The following article was written by my friend, Thomas Fiske
Great Uncle Tom fled from the KKK in Kentucky in 1875. He went out west and stopped in a small town on the prairie. Tom’s job in Kentucky had been clerking and sweeping in a small general merchandise store. That’s almost all he knew. That and credit for his customers. He was single, so he didn’t have to know a lot more.
Immediately, Tom saw that the immigrants on farms and in villages out west needed a source of supply for all kinds of things such as needles, pots and pans, magazines, cloth and flatware. Since they depended on farm crops for income, these folks also needed credit. Needs presented themselves all year while crops were harvested once or twice per year. Animals could be sold all year, however.
How Tom did it, I don’t know. But he managed to set up a store. I have an old drawing of his first store out west. He developed an interest in railroads. He wanted to know their routes for the future. Towns which had nearby trains were likely to grow. They would need stores and banks. So with advance knowledge he established a bank in several towns before the railroad moved in.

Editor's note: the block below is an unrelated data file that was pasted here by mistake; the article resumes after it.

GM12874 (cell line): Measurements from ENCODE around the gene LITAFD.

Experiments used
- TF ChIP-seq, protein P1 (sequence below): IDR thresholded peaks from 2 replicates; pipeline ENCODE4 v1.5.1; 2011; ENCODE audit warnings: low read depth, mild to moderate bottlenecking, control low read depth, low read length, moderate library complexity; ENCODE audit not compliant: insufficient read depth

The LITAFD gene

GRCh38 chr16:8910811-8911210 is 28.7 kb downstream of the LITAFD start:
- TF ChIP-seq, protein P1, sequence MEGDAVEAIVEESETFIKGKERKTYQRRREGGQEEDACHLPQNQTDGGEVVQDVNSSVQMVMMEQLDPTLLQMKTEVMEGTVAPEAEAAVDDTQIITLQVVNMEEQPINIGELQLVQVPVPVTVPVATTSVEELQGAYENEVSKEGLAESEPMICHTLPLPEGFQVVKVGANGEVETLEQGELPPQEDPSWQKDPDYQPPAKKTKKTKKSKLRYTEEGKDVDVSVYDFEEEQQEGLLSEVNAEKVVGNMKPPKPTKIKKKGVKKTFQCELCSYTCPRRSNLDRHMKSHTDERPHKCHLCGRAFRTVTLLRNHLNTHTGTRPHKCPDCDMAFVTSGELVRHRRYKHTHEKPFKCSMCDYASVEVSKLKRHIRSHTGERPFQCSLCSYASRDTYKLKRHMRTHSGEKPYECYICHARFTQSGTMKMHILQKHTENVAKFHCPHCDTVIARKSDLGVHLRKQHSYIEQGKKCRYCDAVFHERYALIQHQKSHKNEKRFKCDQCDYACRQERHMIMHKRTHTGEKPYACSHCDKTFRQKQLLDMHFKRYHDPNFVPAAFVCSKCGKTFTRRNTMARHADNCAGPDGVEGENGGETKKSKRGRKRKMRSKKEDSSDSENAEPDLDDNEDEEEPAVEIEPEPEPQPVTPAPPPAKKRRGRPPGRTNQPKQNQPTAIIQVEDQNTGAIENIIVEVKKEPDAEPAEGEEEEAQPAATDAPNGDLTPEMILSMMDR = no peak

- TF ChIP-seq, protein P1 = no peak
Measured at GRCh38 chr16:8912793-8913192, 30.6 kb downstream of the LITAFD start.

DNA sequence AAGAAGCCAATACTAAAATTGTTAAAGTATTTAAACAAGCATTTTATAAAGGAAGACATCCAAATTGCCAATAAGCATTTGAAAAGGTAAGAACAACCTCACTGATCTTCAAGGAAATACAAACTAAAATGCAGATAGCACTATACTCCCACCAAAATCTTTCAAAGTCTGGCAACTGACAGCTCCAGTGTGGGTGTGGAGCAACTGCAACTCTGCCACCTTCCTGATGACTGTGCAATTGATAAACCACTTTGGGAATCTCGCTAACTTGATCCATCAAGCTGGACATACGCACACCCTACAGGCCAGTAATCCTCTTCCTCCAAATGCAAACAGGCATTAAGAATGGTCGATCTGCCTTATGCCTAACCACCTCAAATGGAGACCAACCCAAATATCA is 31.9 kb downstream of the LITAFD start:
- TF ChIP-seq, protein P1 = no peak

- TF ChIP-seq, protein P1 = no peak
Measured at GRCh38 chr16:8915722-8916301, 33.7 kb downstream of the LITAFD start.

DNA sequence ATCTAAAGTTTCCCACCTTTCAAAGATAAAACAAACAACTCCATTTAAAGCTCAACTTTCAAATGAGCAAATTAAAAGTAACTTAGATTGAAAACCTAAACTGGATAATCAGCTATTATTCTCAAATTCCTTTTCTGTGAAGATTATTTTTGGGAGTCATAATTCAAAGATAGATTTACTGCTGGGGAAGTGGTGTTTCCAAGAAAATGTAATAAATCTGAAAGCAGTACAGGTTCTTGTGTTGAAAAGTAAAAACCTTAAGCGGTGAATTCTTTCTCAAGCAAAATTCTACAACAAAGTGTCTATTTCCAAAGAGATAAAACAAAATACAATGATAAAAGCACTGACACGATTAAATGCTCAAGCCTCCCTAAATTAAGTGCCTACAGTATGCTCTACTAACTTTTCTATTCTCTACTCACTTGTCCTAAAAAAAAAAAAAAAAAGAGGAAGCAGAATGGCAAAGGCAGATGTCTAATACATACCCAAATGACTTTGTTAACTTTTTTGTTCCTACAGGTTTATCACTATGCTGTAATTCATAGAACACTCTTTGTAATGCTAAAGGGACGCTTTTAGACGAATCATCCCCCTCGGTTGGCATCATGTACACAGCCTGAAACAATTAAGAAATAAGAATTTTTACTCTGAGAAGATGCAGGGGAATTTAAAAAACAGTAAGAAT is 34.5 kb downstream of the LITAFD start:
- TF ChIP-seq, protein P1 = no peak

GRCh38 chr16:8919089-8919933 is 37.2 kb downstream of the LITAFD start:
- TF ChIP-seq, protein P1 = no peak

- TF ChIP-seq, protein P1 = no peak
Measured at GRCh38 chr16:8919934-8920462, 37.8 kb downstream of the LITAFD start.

Tom went one step further. He realized that people in one region of the country harvested crops at a different time from people in another region. Thus, he could set up corresponding banks that would supply funds to each other at different times in different regions.
Tom also did some farming himself and experimented with new crops. After all, the West was new to people and they did not know how bountiful their land could be.
Communication was poor in 1875. Railroads used the telegraph with wires running along railroad-owned poles on railroad-owned land. Tom took advantage of the telegraph by installing branches of the railroad wires in or near his banks. Then he hired relatives to run his banking system. He felt he could trust relatives.
In about 1880 Tom gave a bank to his nephew, Grover. Grover’s dad had been murdered by the KKK. Tom set up his dead brother’s kid in the banking business.